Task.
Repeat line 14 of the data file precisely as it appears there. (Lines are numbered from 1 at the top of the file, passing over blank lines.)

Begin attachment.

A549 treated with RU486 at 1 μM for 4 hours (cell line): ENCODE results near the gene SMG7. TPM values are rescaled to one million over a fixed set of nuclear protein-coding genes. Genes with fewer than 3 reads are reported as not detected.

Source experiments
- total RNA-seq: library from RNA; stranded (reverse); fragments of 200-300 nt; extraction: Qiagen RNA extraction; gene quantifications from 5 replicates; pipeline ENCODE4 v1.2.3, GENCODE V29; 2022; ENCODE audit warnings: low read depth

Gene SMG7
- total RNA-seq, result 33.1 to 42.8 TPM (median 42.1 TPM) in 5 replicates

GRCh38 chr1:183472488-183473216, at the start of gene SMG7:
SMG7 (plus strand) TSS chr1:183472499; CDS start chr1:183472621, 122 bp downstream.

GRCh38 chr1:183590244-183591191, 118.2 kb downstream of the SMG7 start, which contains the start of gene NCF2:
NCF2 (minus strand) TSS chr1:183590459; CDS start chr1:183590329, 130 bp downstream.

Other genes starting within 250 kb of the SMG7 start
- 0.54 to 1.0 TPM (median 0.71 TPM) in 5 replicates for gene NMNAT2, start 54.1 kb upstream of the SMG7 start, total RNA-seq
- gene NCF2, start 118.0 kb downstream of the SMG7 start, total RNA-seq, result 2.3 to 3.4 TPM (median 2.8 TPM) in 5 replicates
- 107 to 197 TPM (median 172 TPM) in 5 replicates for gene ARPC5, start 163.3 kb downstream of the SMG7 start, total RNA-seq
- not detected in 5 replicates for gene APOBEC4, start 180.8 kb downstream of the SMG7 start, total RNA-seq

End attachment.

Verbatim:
- not detected in 5 replicates for gene APOBEC4, start 180.8 kb downstream of the SMG7 start, total RNA-seq